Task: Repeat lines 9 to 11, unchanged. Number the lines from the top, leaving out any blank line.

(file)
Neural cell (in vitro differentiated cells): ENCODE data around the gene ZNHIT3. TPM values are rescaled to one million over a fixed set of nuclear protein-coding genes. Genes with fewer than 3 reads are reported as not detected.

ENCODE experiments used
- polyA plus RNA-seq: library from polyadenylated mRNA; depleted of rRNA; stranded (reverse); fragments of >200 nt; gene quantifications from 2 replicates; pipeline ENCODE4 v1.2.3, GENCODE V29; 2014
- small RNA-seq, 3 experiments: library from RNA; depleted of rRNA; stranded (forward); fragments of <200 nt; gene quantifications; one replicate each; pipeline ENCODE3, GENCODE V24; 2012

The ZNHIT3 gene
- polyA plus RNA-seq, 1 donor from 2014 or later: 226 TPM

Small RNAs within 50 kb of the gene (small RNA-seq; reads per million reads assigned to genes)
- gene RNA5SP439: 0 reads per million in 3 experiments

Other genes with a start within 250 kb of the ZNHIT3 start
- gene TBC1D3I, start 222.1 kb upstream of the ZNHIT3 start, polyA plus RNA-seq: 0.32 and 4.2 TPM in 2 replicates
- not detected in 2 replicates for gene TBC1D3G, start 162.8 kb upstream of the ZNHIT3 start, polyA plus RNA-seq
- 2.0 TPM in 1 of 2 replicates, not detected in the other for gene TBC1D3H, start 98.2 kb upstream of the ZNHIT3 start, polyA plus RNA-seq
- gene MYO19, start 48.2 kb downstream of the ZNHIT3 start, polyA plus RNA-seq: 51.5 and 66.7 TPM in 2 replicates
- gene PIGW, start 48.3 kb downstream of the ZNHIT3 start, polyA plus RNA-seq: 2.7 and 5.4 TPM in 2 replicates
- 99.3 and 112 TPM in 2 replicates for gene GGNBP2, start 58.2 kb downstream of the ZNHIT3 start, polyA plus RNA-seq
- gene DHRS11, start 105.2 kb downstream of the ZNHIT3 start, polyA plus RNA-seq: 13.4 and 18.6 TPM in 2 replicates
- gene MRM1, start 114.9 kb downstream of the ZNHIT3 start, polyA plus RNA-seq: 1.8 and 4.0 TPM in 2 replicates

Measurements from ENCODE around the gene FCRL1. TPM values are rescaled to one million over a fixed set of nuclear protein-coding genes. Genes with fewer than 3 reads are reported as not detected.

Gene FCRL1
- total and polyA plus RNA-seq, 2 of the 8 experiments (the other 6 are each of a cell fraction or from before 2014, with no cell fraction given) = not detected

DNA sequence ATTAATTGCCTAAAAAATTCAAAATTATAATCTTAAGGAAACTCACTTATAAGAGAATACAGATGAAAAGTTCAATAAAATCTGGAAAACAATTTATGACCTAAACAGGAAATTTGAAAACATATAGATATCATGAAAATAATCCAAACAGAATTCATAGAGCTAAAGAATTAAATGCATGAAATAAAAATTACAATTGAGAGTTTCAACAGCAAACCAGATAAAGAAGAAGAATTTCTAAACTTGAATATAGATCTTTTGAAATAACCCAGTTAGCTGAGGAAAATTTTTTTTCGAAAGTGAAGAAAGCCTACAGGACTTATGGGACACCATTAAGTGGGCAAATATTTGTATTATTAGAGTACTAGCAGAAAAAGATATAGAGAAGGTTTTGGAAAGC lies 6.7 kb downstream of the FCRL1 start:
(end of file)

Other genes with a start within 250 kb of the ZNHIT3 start
- gene TBC1D3I, start 222.1 kb upstream of the ZNHIT3 start, polyA plus RNA-seq: 0.32 and 4.2 TPM in 2 replicates
- not detected in 2 replicates for gene TBC1D3G, start 162.8 kb upstream of the ZNHIT3 start, polyA plus RNA-seq